Vice President Biden delivered an enthusiastic speech brimming with populist notes in Iowa on Wednesday, including an impassioned appeal to bridge the gap between rich and and poor.

"One percent of the population shares 20 percent of the entire income of the United States," said Biden. "What that's meant is that the middle class and the poor have taken a hit. They share a lot less."

Biden made his remarks at a kick-off rally for the Nuns on the Bus “We the People, We the Voters” bus tour in Des Moines. The vice president visited Iowa, which weighs in first in the presidential nominating process, in an official capacity. But the trip is likely to stoke a new round of chatter about whether or not he'll make another presidential bid in 2016.

With his sleeves rolled up, Biden touched on immigration, taxes, voting rights and regulating Wall Street banks, all issues that resonate with liberal activists. He argued that the wealthiest Americans should be concerned about income inequality because of what it does to the economy.

"Income inequity brings a drag on economic growth," said Biden. "Even Wall Street is concerned about this growing gap between the middle class, the poor and the wealthy."

Biden said he was "not making a moral judgement" about income inequality, but rather encouraging Americans to explore how it happened.

"We should be asking the question why the CEOs now make 333 times more than their average employee, when back when Reagan was elected president, they made 42 times as much.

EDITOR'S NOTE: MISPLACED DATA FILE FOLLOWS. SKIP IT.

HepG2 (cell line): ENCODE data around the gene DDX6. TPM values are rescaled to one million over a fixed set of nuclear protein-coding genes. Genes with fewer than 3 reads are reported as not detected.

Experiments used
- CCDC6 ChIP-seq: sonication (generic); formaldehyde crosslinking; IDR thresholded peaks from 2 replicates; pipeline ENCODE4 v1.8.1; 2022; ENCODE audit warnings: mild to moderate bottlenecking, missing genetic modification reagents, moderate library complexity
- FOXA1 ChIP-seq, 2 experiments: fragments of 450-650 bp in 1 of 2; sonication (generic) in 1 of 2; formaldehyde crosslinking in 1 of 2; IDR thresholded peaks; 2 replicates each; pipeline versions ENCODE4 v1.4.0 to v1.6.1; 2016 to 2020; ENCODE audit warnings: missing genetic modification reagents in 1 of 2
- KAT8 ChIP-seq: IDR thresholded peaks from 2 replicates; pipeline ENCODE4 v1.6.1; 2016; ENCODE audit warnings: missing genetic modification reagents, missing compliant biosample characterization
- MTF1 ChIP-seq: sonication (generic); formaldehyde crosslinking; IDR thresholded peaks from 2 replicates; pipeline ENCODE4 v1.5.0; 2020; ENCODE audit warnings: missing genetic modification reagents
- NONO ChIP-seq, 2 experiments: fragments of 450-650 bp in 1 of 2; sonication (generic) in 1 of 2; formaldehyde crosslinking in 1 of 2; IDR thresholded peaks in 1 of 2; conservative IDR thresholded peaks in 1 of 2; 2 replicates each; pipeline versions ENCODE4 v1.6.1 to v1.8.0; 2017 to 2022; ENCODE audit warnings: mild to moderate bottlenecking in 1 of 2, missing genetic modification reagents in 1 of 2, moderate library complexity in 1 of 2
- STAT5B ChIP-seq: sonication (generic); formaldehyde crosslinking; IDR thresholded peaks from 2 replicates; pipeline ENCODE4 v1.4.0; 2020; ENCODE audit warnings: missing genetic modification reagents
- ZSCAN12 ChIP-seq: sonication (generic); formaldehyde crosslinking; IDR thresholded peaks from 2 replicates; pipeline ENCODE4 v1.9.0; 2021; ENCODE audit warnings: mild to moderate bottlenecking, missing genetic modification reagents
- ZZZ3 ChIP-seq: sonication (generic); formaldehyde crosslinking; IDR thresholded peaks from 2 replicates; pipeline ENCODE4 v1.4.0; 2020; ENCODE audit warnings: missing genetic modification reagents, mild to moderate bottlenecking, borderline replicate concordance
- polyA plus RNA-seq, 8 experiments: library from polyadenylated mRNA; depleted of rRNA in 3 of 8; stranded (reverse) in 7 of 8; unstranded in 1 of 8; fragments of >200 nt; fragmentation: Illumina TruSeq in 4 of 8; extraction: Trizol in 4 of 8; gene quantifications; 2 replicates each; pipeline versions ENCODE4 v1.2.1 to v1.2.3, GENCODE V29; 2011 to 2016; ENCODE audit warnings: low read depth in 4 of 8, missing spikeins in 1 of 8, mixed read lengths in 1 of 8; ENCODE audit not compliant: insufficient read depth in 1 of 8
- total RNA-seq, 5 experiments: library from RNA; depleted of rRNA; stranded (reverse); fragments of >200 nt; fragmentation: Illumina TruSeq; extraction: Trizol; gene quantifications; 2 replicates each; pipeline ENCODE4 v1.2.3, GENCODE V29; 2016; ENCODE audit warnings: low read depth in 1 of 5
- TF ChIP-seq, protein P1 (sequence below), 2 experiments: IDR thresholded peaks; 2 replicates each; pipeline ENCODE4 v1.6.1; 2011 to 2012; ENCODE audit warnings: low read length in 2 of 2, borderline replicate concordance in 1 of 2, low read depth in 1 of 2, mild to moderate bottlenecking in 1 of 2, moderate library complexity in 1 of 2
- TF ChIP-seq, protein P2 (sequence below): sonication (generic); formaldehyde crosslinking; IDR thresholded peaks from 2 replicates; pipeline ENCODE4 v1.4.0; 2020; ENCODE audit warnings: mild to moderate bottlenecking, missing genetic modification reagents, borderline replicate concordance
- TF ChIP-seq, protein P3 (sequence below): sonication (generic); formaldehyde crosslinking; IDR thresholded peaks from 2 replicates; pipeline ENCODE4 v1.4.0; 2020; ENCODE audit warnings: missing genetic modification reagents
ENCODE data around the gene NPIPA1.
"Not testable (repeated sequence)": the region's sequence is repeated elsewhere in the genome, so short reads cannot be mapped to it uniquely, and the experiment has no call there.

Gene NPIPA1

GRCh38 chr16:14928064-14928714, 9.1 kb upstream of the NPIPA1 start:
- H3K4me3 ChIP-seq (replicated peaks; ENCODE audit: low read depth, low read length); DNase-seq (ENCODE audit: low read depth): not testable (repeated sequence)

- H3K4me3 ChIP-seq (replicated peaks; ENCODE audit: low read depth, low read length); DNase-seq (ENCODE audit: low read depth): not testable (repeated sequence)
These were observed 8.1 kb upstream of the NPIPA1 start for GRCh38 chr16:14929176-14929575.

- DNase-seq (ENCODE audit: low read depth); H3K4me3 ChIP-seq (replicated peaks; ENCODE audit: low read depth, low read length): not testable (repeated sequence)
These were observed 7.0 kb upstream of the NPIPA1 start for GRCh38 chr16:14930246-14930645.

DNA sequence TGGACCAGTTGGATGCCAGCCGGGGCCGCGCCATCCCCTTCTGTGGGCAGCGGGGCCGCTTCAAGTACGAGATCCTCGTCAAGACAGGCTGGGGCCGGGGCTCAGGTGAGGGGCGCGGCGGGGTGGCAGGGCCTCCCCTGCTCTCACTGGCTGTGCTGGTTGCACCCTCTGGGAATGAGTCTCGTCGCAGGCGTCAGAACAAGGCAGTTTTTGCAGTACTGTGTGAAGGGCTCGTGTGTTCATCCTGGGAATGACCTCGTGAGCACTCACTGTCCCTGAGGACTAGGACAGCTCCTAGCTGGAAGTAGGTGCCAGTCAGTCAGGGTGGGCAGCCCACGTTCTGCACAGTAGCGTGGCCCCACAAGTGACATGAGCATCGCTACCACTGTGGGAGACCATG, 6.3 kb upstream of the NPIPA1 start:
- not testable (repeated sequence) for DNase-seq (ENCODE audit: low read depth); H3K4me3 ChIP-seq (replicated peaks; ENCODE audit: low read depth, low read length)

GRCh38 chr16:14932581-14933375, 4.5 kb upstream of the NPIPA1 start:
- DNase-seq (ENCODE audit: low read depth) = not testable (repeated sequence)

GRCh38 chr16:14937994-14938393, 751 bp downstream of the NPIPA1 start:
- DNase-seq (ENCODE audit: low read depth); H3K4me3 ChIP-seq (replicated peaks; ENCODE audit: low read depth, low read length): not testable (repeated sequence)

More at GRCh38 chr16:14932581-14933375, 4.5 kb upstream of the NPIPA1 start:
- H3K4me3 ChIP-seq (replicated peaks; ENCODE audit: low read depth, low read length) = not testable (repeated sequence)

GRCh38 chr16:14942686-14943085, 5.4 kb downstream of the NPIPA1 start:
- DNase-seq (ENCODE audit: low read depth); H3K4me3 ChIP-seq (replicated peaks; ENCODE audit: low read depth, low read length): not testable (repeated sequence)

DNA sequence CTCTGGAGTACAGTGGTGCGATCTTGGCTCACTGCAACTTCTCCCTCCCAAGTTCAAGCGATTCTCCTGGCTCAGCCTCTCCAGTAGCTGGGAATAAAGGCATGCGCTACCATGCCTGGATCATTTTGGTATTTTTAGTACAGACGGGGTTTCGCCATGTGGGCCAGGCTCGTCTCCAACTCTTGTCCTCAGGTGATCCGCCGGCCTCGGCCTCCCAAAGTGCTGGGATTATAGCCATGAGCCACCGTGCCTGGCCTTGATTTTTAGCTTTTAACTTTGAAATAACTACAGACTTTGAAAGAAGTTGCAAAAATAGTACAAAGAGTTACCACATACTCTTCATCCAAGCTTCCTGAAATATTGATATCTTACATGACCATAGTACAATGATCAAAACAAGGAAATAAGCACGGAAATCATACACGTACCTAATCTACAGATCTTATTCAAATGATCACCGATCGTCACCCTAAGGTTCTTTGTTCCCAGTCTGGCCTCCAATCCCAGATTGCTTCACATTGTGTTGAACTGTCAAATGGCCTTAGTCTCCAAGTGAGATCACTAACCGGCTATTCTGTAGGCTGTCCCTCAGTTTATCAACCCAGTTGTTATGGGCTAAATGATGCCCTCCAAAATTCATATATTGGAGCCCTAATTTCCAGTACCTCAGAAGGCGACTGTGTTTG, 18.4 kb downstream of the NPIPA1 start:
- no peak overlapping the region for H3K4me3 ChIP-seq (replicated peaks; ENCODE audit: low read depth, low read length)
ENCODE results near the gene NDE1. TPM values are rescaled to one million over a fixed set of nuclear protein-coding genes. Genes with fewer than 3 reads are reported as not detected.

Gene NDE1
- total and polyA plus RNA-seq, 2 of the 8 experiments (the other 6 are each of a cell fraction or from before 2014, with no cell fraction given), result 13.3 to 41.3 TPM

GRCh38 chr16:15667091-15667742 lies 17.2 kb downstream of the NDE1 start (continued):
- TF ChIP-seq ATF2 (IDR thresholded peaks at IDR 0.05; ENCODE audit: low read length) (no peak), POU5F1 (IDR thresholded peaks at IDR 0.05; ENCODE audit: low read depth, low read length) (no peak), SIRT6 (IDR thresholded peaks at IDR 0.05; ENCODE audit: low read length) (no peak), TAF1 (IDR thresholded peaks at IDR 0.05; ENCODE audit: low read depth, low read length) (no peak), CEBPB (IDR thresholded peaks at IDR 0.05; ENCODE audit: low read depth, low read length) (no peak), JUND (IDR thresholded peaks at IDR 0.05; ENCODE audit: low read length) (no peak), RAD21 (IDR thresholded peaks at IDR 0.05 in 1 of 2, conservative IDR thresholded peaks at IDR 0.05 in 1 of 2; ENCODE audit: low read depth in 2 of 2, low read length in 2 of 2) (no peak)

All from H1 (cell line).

On immigration, Biden encouraged lawmakers to pass comprehensive reform. The people who come to America "are the people who have the most courage," he said

"Some people think you sit around a table in Guadalajara and say, 'You know what, why don't we sell everything, give it to a coyote and go to a country that doesn't want us,'" Biden said. "Boy, won't that be fun."

Biden slammed GOP efforts in state legislatures to "curtail the right to vote."

"There used to be a consensus," he said. "Democrats and Republicans. It was Republicans who fought for motor voter registration. It was Republicans who fought. What has happened here? We lost the consensus."

Even Democrats, Biden acknowledged, need to do a better job talking about the problems facing the middle class, a part of American society he said is "not a number," but a "value set."

Biden praised the Nuns on the Bus for campaigning for health-care reform and against the budget proposed by Rep. Paul Ryan (R-Wis.).

"This isn't a populist rant," concluded Biden. "This is about how you build America."